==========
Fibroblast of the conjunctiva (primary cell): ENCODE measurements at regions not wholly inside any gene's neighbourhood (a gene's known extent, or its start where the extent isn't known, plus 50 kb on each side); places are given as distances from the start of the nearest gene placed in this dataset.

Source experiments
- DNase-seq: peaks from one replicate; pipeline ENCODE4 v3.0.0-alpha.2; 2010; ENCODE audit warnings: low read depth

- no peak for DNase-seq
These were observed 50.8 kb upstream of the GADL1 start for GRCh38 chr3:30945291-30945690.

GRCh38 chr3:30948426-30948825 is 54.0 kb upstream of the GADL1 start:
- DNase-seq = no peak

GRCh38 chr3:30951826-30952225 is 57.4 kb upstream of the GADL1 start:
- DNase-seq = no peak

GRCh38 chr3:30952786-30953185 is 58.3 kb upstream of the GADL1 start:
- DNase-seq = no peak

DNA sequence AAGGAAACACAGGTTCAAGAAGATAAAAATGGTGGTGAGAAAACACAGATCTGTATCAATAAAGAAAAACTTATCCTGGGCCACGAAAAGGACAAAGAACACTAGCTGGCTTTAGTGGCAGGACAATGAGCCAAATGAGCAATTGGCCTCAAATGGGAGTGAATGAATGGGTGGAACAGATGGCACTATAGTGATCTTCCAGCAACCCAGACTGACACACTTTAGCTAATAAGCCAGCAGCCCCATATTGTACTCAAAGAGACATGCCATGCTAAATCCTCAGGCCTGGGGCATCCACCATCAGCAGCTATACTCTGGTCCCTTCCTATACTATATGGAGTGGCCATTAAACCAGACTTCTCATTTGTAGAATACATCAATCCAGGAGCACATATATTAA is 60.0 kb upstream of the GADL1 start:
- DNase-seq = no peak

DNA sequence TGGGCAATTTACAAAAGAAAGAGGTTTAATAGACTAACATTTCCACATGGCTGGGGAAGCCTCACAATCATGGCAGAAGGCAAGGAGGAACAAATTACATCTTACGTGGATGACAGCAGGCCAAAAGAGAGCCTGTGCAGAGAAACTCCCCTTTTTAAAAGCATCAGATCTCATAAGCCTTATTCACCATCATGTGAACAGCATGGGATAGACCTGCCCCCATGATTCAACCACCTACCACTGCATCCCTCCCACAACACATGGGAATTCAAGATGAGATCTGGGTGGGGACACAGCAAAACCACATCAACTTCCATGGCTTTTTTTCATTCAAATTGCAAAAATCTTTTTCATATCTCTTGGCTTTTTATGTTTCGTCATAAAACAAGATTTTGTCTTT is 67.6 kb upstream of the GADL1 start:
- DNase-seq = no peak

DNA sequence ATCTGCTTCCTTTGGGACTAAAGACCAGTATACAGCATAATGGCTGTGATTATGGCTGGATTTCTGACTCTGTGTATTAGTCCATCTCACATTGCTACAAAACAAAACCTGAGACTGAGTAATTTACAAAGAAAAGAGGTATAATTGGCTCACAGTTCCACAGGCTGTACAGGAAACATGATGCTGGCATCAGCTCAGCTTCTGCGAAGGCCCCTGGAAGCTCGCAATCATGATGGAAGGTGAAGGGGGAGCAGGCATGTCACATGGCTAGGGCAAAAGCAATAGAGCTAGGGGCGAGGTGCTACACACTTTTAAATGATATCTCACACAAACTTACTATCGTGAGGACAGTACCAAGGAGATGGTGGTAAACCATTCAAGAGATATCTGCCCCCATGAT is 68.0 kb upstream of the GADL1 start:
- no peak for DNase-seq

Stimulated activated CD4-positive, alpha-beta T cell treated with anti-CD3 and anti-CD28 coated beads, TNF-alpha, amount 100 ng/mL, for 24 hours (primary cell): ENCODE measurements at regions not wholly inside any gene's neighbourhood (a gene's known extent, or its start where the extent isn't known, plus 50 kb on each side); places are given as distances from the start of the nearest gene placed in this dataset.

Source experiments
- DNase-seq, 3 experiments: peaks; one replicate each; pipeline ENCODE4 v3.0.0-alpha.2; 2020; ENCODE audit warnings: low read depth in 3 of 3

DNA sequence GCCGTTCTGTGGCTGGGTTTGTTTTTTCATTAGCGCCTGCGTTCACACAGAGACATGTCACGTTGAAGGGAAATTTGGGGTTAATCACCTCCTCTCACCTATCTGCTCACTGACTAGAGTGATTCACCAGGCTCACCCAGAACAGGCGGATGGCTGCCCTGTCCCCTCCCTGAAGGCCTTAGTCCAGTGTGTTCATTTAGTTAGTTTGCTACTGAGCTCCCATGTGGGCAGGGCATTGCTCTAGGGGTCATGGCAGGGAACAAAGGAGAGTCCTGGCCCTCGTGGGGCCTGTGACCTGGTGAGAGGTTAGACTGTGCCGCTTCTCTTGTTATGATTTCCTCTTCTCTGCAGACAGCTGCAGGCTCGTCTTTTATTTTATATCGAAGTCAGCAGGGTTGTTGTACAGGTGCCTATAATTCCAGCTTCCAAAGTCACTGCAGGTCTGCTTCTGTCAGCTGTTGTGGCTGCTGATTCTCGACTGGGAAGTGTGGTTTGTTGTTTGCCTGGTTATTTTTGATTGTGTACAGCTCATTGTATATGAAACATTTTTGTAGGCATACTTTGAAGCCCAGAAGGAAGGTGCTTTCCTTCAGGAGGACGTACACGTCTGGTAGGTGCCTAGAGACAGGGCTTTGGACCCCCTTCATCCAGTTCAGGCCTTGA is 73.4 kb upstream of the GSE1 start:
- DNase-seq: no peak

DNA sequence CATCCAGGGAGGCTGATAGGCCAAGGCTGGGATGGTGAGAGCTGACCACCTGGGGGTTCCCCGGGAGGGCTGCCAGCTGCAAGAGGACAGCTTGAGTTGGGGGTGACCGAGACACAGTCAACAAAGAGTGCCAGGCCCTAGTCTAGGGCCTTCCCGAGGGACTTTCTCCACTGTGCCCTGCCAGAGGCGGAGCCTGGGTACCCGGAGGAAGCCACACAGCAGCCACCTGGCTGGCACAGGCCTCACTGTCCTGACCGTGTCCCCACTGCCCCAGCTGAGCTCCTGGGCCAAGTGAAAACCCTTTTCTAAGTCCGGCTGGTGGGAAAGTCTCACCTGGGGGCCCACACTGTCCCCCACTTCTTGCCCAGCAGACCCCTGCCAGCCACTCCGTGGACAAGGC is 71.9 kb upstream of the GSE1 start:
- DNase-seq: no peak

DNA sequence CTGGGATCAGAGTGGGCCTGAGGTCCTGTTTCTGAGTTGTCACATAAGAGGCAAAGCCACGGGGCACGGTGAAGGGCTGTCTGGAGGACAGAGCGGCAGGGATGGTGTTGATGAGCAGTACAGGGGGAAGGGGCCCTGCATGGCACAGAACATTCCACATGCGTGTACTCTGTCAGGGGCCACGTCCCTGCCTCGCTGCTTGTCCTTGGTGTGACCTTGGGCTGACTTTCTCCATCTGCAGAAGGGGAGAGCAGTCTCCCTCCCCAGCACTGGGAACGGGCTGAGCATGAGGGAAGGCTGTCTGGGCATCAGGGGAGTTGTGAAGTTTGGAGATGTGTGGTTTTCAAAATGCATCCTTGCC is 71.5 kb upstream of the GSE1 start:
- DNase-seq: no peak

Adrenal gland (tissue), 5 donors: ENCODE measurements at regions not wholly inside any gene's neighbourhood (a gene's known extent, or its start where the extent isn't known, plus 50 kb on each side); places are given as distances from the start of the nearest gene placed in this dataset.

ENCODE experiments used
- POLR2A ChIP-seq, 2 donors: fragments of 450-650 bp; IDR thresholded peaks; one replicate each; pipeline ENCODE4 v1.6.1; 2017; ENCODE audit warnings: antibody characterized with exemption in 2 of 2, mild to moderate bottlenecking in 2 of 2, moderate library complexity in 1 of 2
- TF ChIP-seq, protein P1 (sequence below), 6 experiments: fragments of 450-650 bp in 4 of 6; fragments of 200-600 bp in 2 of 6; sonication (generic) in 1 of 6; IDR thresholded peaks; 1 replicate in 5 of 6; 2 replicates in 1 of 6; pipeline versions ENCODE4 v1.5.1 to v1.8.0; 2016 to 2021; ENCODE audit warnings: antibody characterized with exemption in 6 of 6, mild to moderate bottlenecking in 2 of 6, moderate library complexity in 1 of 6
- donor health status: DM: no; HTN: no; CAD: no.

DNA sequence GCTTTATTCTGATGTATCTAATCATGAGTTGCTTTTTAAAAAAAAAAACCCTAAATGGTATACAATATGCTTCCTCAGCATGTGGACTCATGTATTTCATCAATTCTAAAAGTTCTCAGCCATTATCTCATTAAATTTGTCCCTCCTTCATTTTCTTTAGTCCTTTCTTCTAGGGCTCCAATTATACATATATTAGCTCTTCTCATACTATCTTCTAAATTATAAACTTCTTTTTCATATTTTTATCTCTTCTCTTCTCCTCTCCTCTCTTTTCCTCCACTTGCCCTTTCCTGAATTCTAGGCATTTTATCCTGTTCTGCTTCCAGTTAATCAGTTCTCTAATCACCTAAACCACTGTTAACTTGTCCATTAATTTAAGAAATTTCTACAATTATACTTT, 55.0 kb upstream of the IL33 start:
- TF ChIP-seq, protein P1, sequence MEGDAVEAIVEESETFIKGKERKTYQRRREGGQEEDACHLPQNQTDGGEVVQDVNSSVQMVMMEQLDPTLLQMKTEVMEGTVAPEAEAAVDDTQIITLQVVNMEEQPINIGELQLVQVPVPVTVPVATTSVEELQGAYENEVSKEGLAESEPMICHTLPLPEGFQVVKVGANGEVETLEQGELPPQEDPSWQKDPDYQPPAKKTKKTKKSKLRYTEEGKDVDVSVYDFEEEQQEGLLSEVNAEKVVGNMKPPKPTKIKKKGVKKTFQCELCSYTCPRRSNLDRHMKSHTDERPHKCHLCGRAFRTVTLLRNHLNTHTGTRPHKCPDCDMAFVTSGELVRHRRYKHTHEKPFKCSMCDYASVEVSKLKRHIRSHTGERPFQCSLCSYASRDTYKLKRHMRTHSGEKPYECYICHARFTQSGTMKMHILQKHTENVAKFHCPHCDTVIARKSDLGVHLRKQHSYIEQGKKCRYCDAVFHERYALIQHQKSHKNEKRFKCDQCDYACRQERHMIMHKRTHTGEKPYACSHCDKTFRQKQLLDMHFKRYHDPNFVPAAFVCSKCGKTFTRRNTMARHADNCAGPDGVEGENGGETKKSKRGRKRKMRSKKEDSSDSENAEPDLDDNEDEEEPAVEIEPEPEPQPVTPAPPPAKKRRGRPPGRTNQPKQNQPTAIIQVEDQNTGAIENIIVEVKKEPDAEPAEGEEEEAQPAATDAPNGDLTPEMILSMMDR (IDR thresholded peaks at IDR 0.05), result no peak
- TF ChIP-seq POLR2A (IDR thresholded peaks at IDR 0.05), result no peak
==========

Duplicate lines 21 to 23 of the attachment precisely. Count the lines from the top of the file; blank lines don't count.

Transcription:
DNA sequence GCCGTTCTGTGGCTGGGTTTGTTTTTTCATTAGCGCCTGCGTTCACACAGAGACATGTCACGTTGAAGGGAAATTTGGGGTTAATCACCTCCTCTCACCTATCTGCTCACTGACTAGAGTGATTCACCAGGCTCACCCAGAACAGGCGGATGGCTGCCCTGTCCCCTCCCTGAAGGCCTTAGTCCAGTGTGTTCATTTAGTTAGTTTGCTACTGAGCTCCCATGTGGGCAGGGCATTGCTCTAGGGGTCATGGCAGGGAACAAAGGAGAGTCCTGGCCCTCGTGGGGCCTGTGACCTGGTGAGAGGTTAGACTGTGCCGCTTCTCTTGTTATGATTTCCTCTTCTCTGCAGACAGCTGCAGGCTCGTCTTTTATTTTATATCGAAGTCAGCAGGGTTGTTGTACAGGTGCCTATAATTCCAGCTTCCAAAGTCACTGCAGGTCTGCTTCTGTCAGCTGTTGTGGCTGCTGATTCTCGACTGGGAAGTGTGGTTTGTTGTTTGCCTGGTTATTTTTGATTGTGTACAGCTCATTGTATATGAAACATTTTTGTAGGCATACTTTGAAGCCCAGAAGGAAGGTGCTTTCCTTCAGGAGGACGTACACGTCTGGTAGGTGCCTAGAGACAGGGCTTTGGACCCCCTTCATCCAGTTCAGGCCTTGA is 73.4 kb upstream of the GSE1 start:
- DNase-seq: no peak

DNA sequence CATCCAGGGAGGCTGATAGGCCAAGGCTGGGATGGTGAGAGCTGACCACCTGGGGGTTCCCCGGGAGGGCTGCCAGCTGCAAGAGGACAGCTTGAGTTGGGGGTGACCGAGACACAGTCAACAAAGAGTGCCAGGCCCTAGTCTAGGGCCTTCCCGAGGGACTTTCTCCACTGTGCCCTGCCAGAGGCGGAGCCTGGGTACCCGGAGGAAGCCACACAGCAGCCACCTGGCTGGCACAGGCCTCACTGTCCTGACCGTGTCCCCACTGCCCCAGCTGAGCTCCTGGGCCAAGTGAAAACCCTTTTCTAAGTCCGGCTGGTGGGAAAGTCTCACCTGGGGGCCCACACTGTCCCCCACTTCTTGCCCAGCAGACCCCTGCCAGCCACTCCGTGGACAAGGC is 71.9 kb upstream of the GSE1 start: